About your rail fare

Investment in Britain's railway

Money from fares fuels Britain's railway, a vital public service delivered in partnership with the private sector. The partnership railway connects workers to jobs, businesses to markets, and people to their families and friends. Combined with private investment and government support, this money is enabling unprecedented improvements now and in the long-term, with new trains, better services and improved stations connecting communities and driving growth across the country.

You can find out more about the improvements happening in your area at: www.britainrunsonrail.co.uk

Where does the money from my fare go?

The vast majority of revenue from fares covers the day-to-day costs of running the railway, for example paying for trains, fuel and staff. It also helps to sustain investment in more trains, better stations and faster journeys with train operating companies introducing 7,000 new carriages, supporting 6,400 extra services a week by the early 2020s.

On average, 98p in every pound of your fare goes back into the railway.

Learn more about how fares are calculated and where your fare goes here by reading the Fares Explained Factsheet

Everyone in the railway works hard to get more out of every pound it receives and spends, to make passengers’ and taxpayers’ money go further to help to build a better railway.

How are fares calculated?

Government policy affects all train fares, either through regulated fares or through the payments it receives from train companies. Around 45% of rail fares are 'regulated' with increases directly influenced by government policy. This includes season tickets on most commuter journeys, some Off-Peak return tickets on long distance journeys and Anytime tickets around major cities.
Successive governments have used July's Retail Prices Index (RPI) measure of inflation to determine the increase in the price of these fares. This year’s RPI figure was 3.2% meaning that for the fourth time in the past six years, fares have been held below the rate of inflation.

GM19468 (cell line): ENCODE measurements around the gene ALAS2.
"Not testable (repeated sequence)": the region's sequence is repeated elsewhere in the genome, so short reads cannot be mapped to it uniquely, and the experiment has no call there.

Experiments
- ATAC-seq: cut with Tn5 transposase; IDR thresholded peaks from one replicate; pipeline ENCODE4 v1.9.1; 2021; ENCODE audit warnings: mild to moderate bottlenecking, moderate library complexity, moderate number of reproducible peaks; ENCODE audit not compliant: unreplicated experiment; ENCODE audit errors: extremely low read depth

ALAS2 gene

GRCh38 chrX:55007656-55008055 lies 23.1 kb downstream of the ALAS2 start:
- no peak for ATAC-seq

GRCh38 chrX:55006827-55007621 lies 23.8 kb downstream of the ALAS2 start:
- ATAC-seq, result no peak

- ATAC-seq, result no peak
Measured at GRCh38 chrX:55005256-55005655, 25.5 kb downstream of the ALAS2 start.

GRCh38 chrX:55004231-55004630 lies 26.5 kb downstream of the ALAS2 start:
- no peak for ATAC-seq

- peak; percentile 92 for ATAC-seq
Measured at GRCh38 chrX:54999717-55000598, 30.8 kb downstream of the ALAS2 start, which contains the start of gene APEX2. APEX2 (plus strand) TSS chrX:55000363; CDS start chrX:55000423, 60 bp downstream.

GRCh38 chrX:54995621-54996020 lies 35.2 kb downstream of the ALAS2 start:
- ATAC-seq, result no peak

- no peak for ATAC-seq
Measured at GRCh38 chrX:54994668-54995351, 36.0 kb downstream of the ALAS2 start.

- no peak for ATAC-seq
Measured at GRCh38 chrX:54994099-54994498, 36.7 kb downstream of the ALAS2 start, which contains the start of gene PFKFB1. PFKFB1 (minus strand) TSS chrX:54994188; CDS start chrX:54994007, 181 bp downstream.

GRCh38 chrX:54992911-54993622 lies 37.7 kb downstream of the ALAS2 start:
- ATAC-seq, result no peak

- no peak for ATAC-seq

To find out the cost of your Season ticket, as well as the average cost per journey, go to our Season ticket calculator

Fares increases

On 2 January 2019 rail fares will rise on average by 3.1%.  Not all fares increase: some fares may go up, many will stay the same and some will reduce in price.

Discounting by train companies has contributed to passenger numbers more than doubling in the last 20 years. There were 1.7 billion journeys on our railway last year (2017-18). That's more than 4.7million journeys a day on average.

Tips on how to save money on rail fare

How do rail fares here compare with the rest of Europe?

Research published by the independent watchdog Transport Focus shows that while Britain had relatively high fares for some types of journeys compared to other countries in Europe, it also found that we have some of the lowest ticket prices for long distance journeys with operators now selling more and more cheap tickets.

Britain has Europe's fastest growing railway. UK passenger journey growth since 1997-98 has outstripped France, Germany and Spain. According to the most recent EU Commission survey, rail customers in the UK were more satisfied than those of any other major European railway.

Read more about the 2019 rail fares